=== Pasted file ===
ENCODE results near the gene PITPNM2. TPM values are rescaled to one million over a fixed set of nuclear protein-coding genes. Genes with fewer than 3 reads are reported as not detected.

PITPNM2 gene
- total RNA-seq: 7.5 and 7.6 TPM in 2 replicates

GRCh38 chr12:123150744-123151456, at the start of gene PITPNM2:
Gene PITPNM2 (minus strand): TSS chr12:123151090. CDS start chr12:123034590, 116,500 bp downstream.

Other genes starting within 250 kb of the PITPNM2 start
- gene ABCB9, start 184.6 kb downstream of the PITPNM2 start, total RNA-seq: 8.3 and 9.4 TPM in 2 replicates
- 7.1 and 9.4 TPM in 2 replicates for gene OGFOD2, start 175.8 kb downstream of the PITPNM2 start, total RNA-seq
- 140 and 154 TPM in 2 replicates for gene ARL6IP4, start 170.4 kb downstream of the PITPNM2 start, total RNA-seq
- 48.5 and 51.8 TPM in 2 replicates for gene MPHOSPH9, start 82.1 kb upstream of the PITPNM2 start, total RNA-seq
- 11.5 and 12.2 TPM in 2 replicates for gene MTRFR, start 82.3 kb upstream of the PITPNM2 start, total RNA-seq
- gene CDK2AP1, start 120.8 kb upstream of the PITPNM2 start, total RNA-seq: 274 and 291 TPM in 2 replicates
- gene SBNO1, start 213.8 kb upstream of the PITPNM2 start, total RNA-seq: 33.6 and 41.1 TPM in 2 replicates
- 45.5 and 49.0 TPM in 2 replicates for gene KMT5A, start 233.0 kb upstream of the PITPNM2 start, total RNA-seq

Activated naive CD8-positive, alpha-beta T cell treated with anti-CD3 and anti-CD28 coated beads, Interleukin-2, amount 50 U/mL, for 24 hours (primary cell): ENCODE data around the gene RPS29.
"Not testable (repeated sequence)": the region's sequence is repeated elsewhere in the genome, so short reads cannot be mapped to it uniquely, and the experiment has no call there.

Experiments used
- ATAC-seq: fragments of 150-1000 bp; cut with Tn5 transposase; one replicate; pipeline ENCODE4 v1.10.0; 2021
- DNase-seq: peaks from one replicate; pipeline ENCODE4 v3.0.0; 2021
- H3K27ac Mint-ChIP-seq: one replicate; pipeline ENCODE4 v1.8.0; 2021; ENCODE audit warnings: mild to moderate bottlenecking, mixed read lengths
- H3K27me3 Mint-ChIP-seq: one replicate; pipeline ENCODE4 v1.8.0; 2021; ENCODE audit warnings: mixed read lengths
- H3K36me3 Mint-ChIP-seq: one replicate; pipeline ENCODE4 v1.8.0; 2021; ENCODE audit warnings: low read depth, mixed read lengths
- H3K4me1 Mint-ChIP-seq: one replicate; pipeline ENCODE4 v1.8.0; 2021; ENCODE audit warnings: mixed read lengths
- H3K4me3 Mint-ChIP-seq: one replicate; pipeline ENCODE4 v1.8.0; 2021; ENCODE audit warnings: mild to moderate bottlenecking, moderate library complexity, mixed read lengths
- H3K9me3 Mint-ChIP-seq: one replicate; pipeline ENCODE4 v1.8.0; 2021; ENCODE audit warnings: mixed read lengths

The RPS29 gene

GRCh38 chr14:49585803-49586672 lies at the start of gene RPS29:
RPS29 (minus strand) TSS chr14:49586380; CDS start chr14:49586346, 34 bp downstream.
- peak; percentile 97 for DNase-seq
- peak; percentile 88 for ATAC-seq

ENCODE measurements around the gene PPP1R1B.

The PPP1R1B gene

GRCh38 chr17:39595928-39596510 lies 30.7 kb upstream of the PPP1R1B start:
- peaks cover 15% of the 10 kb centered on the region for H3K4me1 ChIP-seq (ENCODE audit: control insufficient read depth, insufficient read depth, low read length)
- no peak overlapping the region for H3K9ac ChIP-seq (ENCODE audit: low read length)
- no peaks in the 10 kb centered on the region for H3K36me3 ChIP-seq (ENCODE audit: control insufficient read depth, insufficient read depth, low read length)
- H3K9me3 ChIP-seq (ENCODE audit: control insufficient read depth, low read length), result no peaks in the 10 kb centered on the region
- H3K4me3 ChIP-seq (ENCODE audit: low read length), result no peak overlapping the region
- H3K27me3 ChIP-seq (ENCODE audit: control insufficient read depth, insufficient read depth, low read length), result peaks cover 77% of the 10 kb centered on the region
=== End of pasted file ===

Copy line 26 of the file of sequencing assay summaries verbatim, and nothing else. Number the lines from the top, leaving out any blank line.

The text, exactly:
The RPS29 gene